China’s ongoing bitcoin mining crackdown has sent the price of graphics cards plummeting, making the critical component in mining operations much more affordable in the country but leaving miners with fewer places to set up shop.
The Nvidia Quadro P1000 model, an entry-level graphics card, was going for 2,429 yuan (US$376) on a JD.com franchise store on Monday morning, down from a peak of nearly 3,000 yuan in early May, before the State Council’s financial watchdog vowed to crack down on bitcoin mining.
The Asus RTX3060, a more advanced card, was down to 4,699 yuan on Monday from its peak of 13,499 yuan in May on Tmall, operated by JD.com rival Alibaba Group Holding, the owner of the South China Morning Post. The price changes were tracked by e-commerce information provider Manmanbuy.
Graphics cards, typically associated with computers used for video gaming, are an important hardware component for cryptocurrency mining because of the extra processing power they provide for hashing, the complex computations used to create more digital currency and verify transactions on blockchain. The more computational power a miner controls, the better the chances of beating others to adding new blocks to the blockchain and reaping the rewards.
The price plunge comes after southwestern Sichuan province, which relies heavily on hydropower for electricity and had become China’s last bitcoin mining haven, pulled the plug on mining farms on Saturday night. Previous signals from local regulators suggested the province hoped to let miners take advantage of abundant hydropower over the summer.
However, none of China’s major bitcoin mining hubs have been spared from Beijing’s harsh crackdown in the wake of recent price volatility that saw the cryptocurrency’s value plunge by more than 40 per cent in May. Inner Mongolia, Xinjiang and Sichuan had been attractive locations for miners because of their cheap electricity, but they are now hostile environments.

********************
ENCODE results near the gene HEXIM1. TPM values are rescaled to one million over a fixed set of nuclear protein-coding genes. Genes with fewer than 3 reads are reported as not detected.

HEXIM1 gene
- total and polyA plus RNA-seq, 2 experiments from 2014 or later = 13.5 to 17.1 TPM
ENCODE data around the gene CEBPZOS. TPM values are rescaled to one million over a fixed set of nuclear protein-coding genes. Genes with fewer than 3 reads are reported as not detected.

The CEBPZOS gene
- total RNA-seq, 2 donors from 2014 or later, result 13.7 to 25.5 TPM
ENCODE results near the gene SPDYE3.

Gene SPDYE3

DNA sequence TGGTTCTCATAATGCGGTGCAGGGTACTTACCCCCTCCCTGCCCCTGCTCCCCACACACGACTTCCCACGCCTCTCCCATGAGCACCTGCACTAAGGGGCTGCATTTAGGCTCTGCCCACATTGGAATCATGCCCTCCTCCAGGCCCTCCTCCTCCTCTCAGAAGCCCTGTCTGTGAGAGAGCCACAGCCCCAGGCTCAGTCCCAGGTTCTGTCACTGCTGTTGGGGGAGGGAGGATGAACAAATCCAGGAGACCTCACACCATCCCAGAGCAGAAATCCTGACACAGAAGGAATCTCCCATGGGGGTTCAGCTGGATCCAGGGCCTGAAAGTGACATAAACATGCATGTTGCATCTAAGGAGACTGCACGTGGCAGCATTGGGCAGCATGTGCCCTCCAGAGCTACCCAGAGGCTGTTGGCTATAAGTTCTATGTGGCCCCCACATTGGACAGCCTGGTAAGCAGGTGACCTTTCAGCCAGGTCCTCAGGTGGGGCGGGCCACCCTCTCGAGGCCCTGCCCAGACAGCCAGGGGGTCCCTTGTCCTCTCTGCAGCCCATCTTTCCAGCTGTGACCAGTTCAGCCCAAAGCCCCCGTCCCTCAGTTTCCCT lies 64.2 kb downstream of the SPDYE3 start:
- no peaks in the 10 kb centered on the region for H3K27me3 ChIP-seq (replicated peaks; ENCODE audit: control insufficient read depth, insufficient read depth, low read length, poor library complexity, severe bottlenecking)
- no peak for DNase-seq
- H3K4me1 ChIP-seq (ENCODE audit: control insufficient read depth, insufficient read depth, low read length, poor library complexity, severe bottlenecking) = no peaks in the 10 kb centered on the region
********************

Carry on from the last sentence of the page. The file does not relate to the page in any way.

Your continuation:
Besides price volatility, the massive amount of electricity needed for the constant hashing that powers blockchains has also become a concern in China, which aims to reach peak carbon emissions by 2030 and become carbon neutral by 2060.
In response to the crackdown, Inner Mongolia and Xinjiang issued notices this month for miners to start shutting down their operations. Sichuan, despite relying on cleaner hydropower instead of coal, ordered a halt to all cryptocurrency mining operations last week. It also told electricity providers to look into their clients to determine whether they are involved in mining operations and report the results before June 25.
Until the crackdown, these three provinces made up a significant portion of the bitcoin network‘s global hash rate, the measure of the network’s computational power. Xinjiang alone accounted for 36 per cent, according to numbers from the Cambridge Bitcoin Electricity Consumption Index from April 2020. As a whole, China controlled 65 per cent of the network’s hash rate at that time.
Now many Chinese miners have either suspended operations entirely or are making plans to move overseas, reducing network activity and impacting bitcoin mining productivity worldwide.
The daily average hash rate for bitcoin dropped to 104 exahash operations per second in the past 24 hours, down from an average of 110 eh/s over the past three days and 120 eh/s for the past week, according to btc.com. In April, the figure was more than 200 eh/s. An exahash is equal to a quintillion hashes.
“It will be a milestone moment to go below 100 eh/s”, said Winston Ma, an adjunct professor at New York University School of Law who has written about technology in China.Internet Explorer Channel Network